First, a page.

There are a number of reasons  first time authors can benefit by collaborating with an assistant regardless of the stage they are in.

The process of writing, publishing, and marketing can become a full time job, leaving an author with little time to pursue  their passion- writing.

The details of becoming a successful author with a  strong online presence such as undertaking a virtual book can be overwhelming for most.

For self- published authors, tasks such as organizing the process to get a foreword, endorsements and testimonials for the back cover, web site and other sales materials*
ready, can be daunting.

Here are three reasons why working with an assistant can be worthwhile:

  • Publicity is a full-time job: Working with an assistant  can take a great deal of pressure off the author. An author’s assistant with a specialty in guiding an author through the complex maze of book marketing can make a difference in ensuring your book gets noticed. From launching an Amazon.com best- seller campaign to entering the book in book awards competitions relevant to the content of your book, an author’s visibility expands quickly.
  • *A cost- effective solution:  Because an assistant works remotely from a laptop computer and phone and generally has a fairly low overhead, they basically charge fees most authors can afford. Depending on the level of training and expertise an assistant  has, the fees can range from $30- $65 an hour ( and higher based on experience)  If an author undertook to do the myriad  of tasks involved between  writing and preparation for publishing and marketing, they  would need to invest an inordinate amount of time that could otherwise be used to write and meet with their readers at events.
  • Valuable relationships and contacts: Assistant have generally worked in some aspect of the publishing industry for several years and you can be assured they have a wide network of established contacts and this will also enrich your circle of influence.

About Jackie O’Neal, founder of Virtually Creative Services For Authors:

Virtually Creative Services for Authors is a company dedicated to assisting authors through the writing, publishing, and marketing process via key offerings. Founder, Jackie O’Neal has been an executive literary publicist for several years and managed numerous book marketing campaigns for fiction and non-fiction authors as the President of O’Neal Media Group. She holds an M.F.A. in Creative Writing from Sarah Lawrence College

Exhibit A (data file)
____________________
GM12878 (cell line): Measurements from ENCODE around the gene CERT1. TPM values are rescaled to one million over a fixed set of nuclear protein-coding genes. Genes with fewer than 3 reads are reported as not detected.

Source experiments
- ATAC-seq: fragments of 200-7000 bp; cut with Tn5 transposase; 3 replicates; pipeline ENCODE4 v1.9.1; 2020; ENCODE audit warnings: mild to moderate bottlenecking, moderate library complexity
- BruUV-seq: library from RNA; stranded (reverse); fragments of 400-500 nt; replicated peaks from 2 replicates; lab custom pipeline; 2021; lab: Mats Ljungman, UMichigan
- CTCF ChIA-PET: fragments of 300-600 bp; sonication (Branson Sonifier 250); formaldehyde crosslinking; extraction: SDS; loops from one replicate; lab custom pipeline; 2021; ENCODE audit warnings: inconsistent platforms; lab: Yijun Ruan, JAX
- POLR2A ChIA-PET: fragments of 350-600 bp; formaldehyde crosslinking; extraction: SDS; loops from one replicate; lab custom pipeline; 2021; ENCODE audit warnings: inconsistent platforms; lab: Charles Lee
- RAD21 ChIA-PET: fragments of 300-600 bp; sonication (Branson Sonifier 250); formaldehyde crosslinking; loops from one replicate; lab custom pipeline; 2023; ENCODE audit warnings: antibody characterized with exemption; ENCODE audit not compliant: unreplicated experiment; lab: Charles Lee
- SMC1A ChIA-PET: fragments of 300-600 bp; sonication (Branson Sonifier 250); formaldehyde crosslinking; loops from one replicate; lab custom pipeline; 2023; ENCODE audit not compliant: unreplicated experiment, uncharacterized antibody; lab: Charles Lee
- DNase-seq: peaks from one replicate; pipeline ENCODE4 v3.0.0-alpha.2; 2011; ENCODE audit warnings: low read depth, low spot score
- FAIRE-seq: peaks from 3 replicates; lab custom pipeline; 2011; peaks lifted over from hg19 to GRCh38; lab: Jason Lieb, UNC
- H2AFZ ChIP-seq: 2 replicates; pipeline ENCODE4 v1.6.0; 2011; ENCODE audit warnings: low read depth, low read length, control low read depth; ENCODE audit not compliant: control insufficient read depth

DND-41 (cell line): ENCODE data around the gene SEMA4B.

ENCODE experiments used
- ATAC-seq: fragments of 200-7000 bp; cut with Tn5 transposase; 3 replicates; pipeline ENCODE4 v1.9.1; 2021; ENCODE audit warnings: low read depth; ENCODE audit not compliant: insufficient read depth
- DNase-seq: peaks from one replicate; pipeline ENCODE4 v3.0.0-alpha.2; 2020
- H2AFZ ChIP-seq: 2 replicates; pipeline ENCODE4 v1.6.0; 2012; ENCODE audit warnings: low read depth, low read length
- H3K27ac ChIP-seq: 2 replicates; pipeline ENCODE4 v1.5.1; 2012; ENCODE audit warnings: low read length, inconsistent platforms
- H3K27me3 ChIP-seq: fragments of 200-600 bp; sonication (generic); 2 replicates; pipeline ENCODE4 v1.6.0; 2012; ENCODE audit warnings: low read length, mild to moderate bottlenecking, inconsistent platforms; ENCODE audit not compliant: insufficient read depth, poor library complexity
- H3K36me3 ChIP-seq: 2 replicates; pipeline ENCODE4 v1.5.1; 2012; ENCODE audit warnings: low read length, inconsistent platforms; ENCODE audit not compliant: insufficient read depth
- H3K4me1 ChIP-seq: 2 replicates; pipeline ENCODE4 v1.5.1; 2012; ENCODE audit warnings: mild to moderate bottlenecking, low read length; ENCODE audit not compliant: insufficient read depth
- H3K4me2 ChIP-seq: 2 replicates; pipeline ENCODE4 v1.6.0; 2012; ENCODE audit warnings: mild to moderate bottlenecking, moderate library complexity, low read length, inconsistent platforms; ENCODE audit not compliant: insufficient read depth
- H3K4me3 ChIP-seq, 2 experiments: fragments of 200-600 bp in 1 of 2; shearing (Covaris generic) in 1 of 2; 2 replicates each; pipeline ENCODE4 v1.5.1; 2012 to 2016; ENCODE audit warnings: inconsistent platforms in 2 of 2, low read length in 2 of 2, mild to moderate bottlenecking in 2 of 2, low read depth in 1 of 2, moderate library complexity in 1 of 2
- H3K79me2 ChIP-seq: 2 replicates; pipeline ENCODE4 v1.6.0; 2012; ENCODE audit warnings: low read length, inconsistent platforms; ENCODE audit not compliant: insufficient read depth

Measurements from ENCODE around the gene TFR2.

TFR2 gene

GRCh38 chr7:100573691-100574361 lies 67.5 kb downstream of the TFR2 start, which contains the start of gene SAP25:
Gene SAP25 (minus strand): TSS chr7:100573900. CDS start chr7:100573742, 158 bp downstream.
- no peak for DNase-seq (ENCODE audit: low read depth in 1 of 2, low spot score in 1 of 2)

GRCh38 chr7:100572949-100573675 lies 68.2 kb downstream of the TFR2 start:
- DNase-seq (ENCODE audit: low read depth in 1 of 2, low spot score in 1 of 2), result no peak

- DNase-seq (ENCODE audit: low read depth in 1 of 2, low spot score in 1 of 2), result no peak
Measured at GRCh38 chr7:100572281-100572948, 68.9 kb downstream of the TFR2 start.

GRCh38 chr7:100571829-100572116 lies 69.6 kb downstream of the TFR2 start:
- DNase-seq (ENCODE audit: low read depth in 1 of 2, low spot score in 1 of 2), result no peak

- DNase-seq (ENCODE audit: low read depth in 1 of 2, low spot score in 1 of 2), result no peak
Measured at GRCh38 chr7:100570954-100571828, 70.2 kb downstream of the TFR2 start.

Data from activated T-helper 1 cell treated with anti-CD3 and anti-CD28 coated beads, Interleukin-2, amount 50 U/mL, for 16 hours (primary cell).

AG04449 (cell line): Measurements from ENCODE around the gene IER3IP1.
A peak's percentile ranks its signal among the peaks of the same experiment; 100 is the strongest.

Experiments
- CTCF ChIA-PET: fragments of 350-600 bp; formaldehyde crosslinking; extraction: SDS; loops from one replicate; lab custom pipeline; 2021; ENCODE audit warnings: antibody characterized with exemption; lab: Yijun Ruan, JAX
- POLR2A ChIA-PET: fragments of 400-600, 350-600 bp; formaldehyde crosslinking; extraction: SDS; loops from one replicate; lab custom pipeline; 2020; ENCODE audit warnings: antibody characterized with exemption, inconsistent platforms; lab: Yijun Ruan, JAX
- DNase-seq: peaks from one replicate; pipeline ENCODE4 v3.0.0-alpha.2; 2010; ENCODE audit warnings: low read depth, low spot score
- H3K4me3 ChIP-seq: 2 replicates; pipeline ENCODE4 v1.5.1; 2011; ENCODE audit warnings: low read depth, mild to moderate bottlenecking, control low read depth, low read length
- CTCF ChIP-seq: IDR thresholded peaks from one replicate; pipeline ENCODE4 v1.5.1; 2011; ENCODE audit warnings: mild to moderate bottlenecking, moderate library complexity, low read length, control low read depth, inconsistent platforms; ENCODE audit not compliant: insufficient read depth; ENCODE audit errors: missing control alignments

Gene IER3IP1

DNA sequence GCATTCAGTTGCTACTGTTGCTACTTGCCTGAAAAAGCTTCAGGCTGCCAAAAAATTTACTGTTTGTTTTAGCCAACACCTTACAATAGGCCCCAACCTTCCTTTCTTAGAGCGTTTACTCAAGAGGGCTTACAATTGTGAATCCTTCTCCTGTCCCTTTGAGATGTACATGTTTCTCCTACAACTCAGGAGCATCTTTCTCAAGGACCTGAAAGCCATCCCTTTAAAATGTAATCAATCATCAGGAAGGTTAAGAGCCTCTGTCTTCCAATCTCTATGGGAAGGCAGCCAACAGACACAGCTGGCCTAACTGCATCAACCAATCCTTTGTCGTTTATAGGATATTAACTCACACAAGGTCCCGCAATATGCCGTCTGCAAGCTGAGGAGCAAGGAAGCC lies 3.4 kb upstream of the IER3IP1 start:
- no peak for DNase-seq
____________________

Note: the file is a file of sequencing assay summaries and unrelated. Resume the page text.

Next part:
Ready to Connect with Your Local Newsroom?

Newsrooms across the country are on the lookout
for news stories:

-Getting ready for school still has lots of angles
left to cover – like last minute deals for
supplies. What’s the “hot” item that every kid
has gotta have at your store? What about the
billion dollar industry for school supplies? Who’s
getting those dollars?

-As kids get back to into the swing of school,
give us some tips to boost them.  Throw in some
statistics of how many kids DON’T graduate and
what parents can do right now to shift that.

-What about fundraising for schools? Many bands,
athletic groups and student councils will be
looking for ways to raise ever-needed funds. What
do you have?

-Budget, budget and more budget. Where do you
stand? How will spending/not spending impact your
industry? Are you an economist? Chime in to this
US debate.

Reprinted from “Shawne’s TV Guide,” a free
newsletter that generates networking and
relationships in traditional & social media to
grow your business, career and non-profit.
Subscribe at www.ShawneTV.com.
© Copyright 2011 Shawne Duperon, ShawneTV Inc.

Poll reveals 62% of Journalists use Public Relations Agencies For Sourcing

 

 

Kevin Allen writing for Ragan’s PR Daily asserted “a new poll suggests that journalists are increasingly relying on social media for their sources, but it’s still not as influential as PR”.

Allen then cited Oriella PR Network who  polled nearly 500 journalists, and learned that 47 percent are using Twitter (up from 33 percent a year ago) and 35 percent are using Facebook as a source (up from 25 percent a year ago).